Why CCAMLR Should Safeguard More Penguin Habitat in Antarctica
Adding protected areas in the Southern Ocean would help numerous species, and global fisheries
An Adélie penguin jumps a gap in the ice in the Southern Ocean, home to the recently designated Ross Sea Region Marine Protected Area.
When it was created in October of last year, the Ross Sea Region Marine Protected Area (MPA)—in the Southern Ocean surrounding Antarctica—was rightly celebrated as the largest MPA in the world. Less widely reported was the fact that the reserve is also home to more penguins than any other marine protected area. Let’s get to know some of those tenacious flightless birds and encourage the multinational marine conservation organization that oversees the Southern Ocean, the Commission for the Conservation of Antarctic Marine Living Resources (CCAMLR), to further protect their habitat by creating more MPAs.
The Ross Sea is home to 26 percent of all emperor penguins and 38 percent of all Adélie penguins on Earth. Arguably the most famous penguin species, emperors are the only one that breeds during the Antarctic winter. Adélies hunt and rest on sea ice but need ice-free land to breed and often nest in very large colonies of up to 200,000 pairs. Click here to to learn about penguins of the world.
These days, most headlines about Antarctica feature alarming news about glaciers, including one the size of Delaware poised to break off from the continent, and another—the biggest in East Antarctica—that is rapidly melting from below. These stories focus on how such events will affect humans around the world, but the news should also underscore the importance of expanding crucial protections across the entire Southern Ocean in order to help protect the animals, including penguins, found in the region.
The Ross Sea Region MPA set a precedent for high seas protections—the first time international cooperation has led to creation of a large-scale MPA. The 25 member governments that comprise CCAMLR agreed by consensus to ban commercial fishing in over 2 million square kilometers, including the waters currently under the Ross Ice Shelf. The MPA, which is twice the size of Texas, covers two-thirds of the Ross Sea and includes important biodiverse areas such as portions of the continental shelf and slope, and the waters around the Balleny Islands, as well as the Admiralty and Scott seamounts.
CCAMLR, which meets annually every October, is considering two additional MPA proposals—one in the waters of East Antarctica, which has been under discussion since 2011, and another, proposed in 2016, in part of the Weddell Sea. More new MPA proposals for regions including the Antarctic Peninsula and others are expected in the coming year or two.
While the Ross Sea MPA is large, it is only a small portion of the vast Southern Ocean, which covers over 20 million square kilometers. With nutrients that upwell from the icy depths and a massive circumpolar current that feeds into other oceans, the waters around Antarctica have a big influence on seas near and far. And like animals anywhere, the species that thrive in the Southern Ocean won’t abide boundaries drawn on paper. In order to achieve the greatest possible conservation impact, CCAMLR needs to continue its efforts to create a broader network of protected areas throughout the region.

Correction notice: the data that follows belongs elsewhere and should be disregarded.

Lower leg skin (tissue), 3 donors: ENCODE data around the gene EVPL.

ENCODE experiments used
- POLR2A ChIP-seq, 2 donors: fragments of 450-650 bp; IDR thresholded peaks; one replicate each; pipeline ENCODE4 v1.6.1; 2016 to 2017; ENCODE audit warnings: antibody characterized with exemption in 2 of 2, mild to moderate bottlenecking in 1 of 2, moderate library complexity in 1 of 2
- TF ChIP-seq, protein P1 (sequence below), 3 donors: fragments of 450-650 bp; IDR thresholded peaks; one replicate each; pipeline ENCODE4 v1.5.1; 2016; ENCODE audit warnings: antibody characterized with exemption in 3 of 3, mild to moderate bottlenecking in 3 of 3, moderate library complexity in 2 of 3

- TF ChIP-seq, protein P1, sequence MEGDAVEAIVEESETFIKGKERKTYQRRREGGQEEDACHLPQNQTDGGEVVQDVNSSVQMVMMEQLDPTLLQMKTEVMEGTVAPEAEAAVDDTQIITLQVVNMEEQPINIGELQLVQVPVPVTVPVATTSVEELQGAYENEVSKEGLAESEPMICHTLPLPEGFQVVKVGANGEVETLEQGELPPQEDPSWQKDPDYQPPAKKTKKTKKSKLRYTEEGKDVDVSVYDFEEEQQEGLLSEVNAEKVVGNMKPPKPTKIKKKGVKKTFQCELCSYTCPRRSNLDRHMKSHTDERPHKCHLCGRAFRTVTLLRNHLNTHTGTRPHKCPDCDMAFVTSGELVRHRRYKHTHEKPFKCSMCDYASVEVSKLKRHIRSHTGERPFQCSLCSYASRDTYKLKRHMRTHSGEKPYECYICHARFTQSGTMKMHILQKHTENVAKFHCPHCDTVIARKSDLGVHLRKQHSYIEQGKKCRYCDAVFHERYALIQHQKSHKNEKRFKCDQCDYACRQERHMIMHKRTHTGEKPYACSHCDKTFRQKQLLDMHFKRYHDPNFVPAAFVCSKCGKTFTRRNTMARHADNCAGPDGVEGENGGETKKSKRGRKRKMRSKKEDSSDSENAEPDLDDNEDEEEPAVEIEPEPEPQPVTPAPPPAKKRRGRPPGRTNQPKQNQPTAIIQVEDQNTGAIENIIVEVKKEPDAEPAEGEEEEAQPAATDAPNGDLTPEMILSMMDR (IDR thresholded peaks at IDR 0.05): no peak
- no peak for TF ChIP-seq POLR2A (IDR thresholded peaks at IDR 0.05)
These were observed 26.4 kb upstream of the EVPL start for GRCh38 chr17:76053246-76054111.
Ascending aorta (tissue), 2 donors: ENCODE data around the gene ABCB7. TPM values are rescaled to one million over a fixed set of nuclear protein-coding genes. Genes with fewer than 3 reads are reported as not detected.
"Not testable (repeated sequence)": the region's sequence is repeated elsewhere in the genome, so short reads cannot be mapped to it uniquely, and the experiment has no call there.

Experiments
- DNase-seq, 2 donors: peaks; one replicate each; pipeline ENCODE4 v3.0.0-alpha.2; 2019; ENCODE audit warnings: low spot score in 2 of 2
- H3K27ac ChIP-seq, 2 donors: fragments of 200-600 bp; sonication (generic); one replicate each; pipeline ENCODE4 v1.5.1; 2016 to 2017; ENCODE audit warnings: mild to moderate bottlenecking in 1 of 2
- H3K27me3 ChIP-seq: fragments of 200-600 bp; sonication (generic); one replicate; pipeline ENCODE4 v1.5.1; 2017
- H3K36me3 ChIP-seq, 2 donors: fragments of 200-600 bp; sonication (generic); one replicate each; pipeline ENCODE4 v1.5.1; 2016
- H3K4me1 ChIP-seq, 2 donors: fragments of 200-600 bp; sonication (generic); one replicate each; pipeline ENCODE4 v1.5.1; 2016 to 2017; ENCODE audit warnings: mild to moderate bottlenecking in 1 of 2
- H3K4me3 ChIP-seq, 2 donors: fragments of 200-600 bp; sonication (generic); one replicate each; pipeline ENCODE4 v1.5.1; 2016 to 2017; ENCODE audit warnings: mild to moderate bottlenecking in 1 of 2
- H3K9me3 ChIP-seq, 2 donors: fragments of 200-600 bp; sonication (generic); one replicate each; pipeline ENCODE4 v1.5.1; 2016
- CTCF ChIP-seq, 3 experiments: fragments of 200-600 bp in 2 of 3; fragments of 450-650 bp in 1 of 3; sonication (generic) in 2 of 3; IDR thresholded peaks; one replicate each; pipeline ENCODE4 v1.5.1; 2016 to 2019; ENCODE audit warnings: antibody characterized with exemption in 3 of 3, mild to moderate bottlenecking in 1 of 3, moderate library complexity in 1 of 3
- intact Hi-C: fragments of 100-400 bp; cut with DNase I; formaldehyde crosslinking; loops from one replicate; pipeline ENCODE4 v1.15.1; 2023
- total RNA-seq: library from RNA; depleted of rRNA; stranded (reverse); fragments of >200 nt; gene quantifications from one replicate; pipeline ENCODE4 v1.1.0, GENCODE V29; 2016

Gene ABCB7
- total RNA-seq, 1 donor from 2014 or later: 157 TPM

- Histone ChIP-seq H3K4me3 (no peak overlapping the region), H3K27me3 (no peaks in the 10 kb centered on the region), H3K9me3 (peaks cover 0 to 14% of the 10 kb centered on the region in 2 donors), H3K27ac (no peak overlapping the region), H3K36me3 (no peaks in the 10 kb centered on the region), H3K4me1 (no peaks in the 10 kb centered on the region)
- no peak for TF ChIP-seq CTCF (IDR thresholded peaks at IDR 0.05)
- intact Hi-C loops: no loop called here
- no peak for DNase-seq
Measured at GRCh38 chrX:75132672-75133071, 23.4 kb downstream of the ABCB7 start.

The Ross Sea protections will help build ecosystem resilience and provide both a refuge for species and a valuable reference area for scientists studying climate change. CCAMLR can help expand those benefits by establishing MPAs throughout the region and bringing the world closer to protecting 30 percent of the global ocean, which scientists strongly recommend; now, only around 3 percent of the ocean is protected in large reserves.
An MPA in the Weddell Sea would protect the habitat of Weddell seals and pups, like the one seen here.
A humpback whale’s fluke stands in arresting contrast against the background of an iceberg in the waters of East Antarctica, one of the areas under consideration for a new marine protected area.
In 2002, CCAMLR made its first commitment to establish a network of MPAs around the Southern Ocean, and in doing so recognized the need to conserve Antarctic wildlife and to set policies based on the precautionary approach and the best available science. The commission reaffirmed its pledge to the MPA network in 2011 when it adopted Conservation Measure 91-04 as a guideline for designing MPAs around Antarctica. Since then, the Ross Sea Region MPA has been the only proposal to be successfully designated, and CCAMLR is now five years behind its own timetable for implementing a network of MPAs.
Mapping Conservation in Antarctica’s Southern Ocean
The nine domains that CCAMLR members use when planning marine protected areas throughout the Southern Ocean
Credit: Commission for the Conservation of Antarctic Marine Living Resources
The time for delay is over. Pew’s penguin campaign—along with conservation groups from around the world, governments including the European Union, Australia, France, Germany, Argentina, and Chile, and cold water swimmer and Antarctic advocate Lewis Pugh, who is spreading his “speedo diplomacy” globally—is working to achieve three MPA designations in the Southern Ocean by 2020.
CCAMLR members have shown that they can work together and take action, and the Ross Sea Region MPA designation was a laudable first step. A network of MPAs around Antarctica would leave a lasting legacy of science-based conservation to the world and would help to ensure healthy populations of penguins and other wildlife in the region. Let’s hope that CCAMLR adopts more Southern Ocean protections when it gathers for its annual meeting in October.
Andrea Kavanagh directs Pew’s Antarctic and Southern Ocean work.